A Season of Facing Demons


“Americans have difficulty facing crisis,” said Matthew Maguire after being questioned on the significance of the chosen theme of the 2013-2014 Fordham Theatre season: “A Season of Facing Demons.” This dilemma of how we choose to face our internal and external fears will be explored on the mainstage through four different perspectives. Four plays are lined up to explore four different demons, the first of which deals with poverty and hunger, in Maria Irene Fornes’ “What of the Night?”

The advertisement for FCLC’s 2013-2014 theatre season. (Tavy Wu/The Observer)
The advertisement for FCLC’s 2013-2014 theatre season. (Tavy Wu/The Observer)

Maguire said that this play was the “kernel” of the season selection process, that poverty and hunger is “something that is consistently denied in mainstream political debate.” This piece is a cycle of four one-act plays exploring the detrimental effects of poverty in America from the Great Depression to 1998. In the spirit of collaboration, this play will be co-produced with INTAR theatre, and directed by its artistic director, Lou Moreno.

The second piece is Dario Fo’s farce: “Not All Thieves Come to Harm You.” It was translated by Fordham professor Joseph Perricone, Professor of Italian and Comparative Literature, and will be directed by Maguire himself. Dario Fo’s satire explores the class divide by bringing together characters that belong to different class levels. While the play does aim to entertain, it also aims to teach something of value to its audiences. As Maguire said on the goals of this season, “Foremost is attuning everyone to the present moment: what is happening now, and how do we respond to it as artists?”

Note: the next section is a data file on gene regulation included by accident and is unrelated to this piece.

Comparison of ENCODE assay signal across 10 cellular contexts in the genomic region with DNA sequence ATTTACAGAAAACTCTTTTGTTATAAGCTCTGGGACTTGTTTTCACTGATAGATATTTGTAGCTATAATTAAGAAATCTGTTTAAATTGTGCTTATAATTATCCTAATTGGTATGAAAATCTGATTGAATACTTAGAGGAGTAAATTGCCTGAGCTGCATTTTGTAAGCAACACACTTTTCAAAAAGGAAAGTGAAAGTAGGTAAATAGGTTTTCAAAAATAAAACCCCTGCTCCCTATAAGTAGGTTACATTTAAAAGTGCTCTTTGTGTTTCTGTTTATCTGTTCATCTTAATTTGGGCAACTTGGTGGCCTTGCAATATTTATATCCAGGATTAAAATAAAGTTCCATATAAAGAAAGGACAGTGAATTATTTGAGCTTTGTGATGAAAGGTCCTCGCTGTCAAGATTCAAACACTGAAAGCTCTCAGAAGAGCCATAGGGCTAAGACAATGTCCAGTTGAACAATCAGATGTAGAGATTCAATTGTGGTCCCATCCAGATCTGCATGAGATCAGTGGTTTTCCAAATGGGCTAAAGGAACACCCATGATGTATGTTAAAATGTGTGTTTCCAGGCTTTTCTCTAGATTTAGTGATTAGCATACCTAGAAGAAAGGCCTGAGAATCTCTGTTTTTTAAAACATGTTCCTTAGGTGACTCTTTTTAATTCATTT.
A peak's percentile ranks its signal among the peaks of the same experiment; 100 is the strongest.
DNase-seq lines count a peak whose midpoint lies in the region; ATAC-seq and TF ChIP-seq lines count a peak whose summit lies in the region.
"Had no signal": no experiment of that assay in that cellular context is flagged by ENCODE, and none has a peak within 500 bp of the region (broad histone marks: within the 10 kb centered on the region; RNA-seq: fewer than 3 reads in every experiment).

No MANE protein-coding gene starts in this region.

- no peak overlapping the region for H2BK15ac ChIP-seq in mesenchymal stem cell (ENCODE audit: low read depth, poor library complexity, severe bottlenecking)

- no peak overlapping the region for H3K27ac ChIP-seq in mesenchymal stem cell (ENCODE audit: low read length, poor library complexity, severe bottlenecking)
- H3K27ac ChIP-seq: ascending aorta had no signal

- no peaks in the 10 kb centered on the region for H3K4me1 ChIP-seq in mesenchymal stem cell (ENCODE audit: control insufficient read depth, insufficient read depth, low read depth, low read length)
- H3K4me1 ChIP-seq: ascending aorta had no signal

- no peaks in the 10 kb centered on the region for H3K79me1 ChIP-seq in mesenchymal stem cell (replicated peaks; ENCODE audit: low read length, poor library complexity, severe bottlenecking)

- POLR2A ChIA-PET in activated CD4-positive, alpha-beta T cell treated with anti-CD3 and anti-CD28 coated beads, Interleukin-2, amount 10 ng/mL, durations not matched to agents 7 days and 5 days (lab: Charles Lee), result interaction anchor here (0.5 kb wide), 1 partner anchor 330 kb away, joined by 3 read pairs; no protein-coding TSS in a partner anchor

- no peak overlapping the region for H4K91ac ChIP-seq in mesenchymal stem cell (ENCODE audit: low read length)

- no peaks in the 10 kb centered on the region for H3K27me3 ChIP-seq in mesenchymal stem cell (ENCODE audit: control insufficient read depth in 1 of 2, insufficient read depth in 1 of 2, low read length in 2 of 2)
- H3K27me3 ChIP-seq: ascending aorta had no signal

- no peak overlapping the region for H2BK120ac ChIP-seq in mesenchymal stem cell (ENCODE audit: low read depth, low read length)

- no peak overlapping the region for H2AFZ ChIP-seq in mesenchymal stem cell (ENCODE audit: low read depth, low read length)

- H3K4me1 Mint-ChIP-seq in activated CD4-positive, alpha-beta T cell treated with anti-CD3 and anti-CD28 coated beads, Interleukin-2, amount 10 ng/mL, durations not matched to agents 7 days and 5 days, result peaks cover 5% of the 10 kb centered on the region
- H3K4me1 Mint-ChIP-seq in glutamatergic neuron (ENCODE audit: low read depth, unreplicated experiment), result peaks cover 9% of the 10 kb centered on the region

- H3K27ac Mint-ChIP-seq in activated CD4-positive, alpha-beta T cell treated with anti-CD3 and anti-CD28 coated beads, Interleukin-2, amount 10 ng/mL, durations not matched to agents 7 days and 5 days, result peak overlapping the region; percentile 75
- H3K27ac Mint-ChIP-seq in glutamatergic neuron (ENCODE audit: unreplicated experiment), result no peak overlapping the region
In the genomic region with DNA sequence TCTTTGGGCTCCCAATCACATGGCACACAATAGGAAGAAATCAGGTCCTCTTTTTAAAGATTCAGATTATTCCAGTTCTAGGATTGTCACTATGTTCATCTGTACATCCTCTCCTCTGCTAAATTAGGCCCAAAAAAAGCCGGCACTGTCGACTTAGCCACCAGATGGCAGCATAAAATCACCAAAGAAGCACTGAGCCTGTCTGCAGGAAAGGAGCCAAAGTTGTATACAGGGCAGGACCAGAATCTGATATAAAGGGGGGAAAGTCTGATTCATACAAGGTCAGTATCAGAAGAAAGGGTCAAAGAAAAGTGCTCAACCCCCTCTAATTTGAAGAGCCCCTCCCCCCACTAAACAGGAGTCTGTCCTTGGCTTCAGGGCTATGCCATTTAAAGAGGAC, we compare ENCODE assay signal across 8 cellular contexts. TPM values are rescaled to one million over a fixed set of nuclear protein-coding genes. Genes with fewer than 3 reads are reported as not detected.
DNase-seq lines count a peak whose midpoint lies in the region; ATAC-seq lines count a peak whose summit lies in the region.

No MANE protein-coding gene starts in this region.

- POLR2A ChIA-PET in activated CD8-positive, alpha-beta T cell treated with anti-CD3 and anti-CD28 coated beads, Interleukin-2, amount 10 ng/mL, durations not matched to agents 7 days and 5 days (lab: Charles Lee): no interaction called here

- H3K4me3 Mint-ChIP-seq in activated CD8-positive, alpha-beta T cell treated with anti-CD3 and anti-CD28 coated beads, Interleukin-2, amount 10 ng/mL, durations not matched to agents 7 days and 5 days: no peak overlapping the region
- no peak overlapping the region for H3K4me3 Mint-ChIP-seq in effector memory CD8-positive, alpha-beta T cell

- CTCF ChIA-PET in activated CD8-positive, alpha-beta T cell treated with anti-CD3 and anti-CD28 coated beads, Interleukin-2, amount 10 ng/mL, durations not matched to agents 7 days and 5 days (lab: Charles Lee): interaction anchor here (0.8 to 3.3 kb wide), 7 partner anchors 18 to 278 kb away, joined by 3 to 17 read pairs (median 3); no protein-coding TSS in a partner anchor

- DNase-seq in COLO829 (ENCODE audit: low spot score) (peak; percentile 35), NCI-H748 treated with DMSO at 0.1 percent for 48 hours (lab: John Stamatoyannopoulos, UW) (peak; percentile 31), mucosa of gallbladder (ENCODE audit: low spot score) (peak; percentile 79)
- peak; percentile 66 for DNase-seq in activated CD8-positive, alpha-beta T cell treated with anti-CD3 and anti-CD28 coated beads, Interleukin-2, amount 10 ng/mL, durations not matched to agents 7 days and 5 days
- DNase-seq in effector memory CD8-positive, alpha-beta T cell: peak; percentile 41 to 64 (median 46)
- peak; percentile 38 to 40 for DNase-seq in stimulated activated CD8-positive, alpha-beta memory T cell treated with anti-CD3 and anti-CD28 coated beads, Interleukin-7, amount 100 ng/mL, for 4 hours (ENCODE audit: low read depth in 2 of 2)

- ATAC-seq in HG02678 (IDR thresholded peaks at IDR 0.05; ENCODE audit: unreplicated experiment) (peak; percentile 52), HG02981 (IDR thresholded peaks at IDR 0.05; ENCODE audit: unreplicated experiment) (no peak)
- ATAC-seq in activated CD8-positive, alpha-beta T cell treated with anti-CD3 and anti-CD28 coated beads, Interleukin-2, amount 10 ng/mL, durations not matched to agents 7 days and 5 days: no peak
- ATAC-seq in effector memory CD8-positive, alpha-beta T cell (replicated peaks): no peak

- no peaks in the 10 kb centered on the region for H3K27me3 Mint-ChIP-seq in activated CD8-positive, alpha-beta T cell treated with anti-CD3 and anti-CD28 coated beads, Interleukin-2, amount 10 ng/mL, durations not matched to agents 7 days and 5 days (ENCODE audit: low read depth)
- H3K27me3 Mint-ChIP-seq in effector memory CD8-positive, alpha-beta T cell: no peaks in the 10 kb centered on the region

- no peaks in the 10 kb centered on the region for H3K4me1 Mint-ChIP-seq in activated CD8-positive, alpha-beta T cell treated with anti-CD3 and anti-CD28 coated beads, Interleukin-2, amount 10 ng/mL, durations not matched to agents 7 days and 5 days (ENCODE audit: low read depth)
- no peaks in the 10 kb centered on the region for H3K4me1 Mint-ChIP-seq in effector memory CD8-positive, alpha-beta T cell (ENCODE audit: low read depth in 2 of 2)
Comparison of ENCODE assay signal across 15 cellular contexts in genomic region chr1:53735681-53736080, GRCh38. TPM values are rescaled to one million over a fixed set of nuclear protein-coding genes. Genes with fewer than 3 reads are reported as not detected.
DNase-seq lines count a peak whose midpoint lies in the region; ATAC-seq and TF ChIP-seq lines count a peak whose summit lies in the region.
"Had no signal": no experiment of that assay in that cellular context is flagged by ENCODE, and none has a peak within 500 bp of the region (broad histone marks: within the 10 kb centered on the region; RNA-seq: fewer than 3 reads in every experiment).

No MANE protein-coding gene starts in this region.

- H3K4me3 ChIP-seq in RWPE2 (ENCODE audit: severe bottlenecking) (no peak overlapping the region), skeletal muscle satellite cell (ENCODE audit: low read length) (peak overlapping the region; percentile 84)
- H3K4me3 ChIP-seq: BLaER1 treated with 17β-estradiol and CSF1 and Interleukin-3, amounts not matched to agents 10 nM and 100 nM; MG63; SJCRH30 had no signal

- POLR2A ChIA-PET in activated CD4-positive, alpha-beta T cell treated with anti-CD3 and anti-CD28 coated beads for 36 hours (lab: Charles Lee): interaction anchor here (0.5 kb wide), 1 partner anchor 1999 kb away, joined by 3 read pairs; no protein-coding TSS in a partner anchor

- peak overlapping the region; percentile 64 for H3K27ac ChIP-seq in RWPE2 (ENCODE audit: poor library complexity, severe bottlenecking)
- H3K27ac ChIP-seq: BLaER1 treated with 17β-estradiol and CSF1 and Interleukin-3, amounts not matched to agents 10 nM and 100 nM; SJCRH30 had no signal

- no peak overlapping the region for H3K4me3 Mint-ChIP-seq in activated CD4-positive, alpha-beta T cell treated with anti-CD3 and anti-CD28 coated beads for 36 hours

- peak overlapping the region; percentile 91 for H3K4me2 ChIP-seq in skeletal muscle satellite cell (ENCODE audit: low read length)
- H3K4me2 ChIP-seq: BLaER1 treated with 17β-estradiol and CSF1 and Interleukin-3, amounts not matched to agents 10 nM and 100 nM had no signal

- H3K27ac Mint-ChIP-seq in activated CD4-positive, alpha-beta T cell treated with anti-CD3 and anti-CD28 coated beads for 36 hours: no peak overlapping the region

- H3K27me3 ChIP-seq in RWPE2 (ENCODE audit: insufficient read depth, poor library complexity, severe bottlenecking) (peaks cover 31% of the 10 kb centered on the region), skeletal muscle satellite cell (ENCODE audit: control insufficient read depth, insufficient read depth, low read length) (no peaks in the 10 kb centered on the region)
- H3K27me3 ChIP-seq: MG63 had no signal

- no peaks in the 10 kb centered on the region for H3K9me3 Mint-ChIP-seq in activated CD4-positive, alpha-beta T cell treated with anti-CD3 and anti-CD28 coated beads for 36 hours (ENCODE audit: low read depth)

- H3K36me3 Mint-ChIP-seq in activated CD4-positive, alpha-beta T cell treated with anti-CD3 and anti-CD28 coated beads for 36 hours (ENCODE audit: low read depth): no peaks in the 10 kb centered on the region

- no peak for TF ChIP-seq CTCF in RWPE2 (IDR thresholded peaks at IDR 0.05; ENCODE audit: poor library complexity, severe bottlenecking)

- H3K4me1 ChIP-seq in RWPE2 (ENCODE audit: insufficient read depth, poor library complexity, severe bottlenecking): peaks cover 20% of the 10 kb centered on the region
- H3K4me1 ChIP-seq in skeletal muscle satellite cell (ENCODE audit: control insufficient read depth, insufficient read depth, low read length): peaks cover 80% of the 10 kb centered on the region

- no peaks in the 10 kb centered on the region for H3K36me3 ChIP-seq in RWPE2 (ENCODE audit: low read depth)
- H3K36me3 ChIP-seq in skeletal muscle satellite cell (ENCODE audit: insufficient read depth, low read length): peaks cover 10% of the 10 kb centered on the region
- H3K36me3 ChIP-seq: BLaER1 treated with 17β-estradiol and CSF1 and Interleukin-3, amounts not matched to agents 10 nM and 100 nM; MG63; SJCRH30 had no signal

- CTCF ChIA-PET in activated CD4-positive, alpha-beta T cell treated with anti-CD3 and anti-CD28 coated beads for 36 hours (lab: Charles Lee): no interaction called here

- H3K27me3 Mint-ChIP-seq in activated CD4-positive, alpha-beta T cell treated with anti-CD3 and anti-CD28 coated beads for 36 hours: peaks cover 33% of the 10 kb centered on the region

This question lingers as the third play of the season comes into view, Jackie Sibblies Drury’s “We Are Proud to Present a Presentation About the Herero of Namibia, Formerly Known as South West Africa, From the German Sudwestafrika, Between the Years 1884-1915.” This time, the focus is on race and racial identity, with Pirronne Yousefzadeh at the directorial helm. This piece focuses on the genocide that took place in German Southwest Africa at the beginning of the 20th century. Theatre major Mandy Heiser, FCLC ’16, said, “I’m really excited for ‘We Are Proud to Present a Presentation’ by Jackie Sibbles Drury. It’s a fresh new show that presents the story of a 20th century genocide in Namibia, an event seemingly far removed from present-day America, to reflect on how the ways we look at race today are different and how they are strikingly similar.”

The season closes with another hotbed topic, homophobia and LGBTQ rights.  “The Labyrinth of Desire” by Caridad Svich was adapted and translated from Lope de Vega’s 17th century work “La Prueba de los Ingenios.” This piece is about a woman who goes undercover in an effort to win back her disenchanted fiancé. Former Denzel Washington Chair in Theatre Joe Morton will direct the production.

With all of these pressing topics in the upcoming season, it seems that Fordham theatre aims to use the craft as a medium to initiate change and spread awareness. Theatre major Aja Singletary, FCLC ’16, said, “During and after each show, I want each person to step into someone else’s shoes.” The discussion on facing demons will surely continue long after the curtain goes down. Matthew Maguire sums up his intentions for the season in one concise statement: “I would hope that our audiences walk away moved and entertained and thinking about the questions the plays and our productions raise.” He paused, and then added: “In the best case scenario, theatre can change lives, perhaps not in instant revelations, but through the planting of seeds that blossom into illuminations over time.”


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Where: Pope Auditorium
Price: $10 Fordham Faculty, $5 Fordham Students, $15 General Admission
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